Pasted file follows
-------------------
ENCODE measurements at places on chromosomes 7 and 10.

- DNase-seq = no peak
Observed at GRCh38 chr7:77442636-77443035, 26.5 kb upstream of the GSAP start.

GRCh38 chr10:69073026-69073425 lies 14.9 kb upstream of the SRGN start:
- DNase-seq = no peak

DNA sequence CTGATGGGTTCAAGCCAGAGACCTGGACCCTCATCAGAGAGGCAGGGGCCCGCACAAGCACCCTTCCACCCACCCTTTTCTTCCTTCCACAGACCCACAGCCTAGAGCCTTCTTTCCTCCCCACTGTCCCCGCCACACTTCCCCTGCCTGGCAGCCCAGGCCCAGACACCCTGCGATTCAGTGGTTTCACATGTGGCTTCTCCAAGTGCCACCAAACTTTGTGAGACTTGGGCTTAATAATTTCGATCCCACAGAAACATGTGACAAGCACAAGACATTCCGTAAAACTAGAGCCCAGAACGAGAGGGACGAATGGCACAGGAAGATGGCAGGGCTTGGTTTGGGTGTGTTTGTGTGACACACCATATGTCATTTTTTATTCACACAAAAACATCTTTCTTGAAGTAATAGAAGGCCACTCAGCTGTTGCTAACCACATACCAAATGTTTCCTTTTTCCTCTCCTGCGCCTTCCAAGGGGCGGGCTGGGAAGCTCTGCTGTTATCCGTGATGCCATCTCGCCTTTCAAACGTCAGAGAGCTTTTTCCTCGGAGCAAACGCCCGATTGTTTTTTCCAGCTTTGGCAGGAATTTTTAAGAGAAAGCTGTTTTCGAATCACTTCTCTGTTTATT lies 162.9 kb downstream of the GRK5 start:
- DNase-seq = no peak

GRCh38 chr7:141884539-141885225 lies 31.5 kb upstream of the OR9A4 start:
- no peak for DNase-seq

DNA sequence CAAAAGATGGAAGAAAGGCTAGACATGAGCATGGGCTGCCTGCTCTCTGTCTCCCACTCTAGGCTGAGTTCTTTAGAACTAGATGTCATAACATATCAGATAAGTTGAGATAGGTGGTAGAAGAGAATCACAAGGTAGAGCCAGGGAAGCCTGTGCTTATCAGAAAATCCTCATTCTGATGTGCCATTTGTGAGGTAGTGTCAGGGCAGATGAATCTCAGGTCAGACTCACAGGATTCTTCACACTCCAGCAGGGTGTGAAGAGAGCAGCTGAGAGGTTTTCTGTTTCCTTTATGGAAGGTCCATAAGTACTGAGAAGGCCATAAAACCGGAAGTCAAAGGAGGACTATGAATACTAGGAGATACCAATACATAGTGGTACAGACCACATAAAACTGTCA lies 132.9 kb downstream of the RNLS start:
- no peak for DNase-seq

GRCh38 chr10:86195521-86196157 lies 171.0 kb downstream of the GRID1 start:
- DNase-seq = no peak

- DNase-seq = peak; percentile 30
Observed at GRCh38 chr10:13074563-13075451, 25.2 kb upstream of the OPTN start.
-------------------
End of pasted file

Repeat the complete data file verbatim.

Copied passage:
ENCODE measurements at places on chromosomes 7 and 10.

- DNase-seq = no peak
Observed at GRCh38 chr7:77442636-77443035, 26.5 kb upstream of the GSAP start.

GRCh38 chr10:69073026-69073425 lies 14.9 kb upstream of the SRGN start:
- DNase-seq = no peak

DNA sequence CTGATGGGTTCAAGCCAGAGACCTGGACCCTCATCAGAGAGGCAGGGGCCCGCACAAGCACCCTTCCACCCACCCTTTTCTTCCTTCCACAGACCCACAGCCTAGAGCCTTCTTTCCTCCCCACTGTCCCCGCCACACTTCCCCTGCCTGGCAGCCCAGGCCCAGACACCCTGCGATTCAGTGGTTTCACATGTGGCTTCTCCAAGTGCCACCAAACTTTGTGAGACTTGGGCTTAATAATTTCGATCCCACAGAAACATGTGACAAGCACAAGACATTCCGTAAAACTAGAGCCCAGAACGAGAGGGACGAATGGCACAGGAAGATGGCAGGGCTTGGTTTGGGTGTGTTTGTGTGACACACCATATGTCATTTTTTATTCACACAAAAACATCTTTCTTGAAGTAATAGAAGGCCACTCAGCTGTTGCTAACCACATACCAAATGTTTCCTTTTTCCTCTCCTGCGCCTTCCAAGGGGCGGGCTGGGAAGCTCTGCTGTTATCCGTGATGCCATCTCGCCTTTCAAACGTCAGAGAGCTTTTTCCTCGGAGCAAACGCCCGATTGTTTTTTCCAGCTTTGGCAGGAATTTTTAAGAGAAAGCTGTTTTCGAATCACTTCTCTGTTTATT lies 162.9 kb downstream of the GRK5 start:
- DNase-seq = no peak

GRCh38 chr7:141884539-141885225 lies 31.5 kb upstream of the OR9A4 start:
- no peak for DNase-seq

DNA sequence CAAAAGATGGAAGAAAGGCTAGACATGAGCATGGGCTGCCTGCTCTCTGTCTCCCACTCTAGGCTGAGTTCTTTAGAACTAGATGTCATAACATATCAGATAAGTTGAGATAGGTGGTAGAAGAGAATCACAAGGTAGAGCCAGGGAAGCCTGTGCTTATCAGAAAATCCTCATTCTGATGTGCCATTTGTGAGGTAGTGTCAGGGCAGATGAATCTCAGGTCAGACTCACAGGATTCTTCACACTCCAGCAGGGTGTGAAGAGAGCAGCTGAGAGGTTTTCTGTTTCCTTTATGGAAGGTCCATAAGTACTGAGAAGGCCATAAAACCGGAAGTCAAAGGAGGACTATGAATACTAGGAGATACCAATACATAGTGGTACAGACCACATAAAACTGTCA lies 132.9 kb downstream of the RNLS start:
- no peak for DNase-seq

GRCh38 chr10:86195521-86196157 lies 171.0 kb downstream of the GRID1 start:
- DNase-seq = no peak

- DNase-seq = peak; percentile 30
Observed at GRCh38 chr10:13074563-13075451, 25.2 kb upstream of the OPTN start.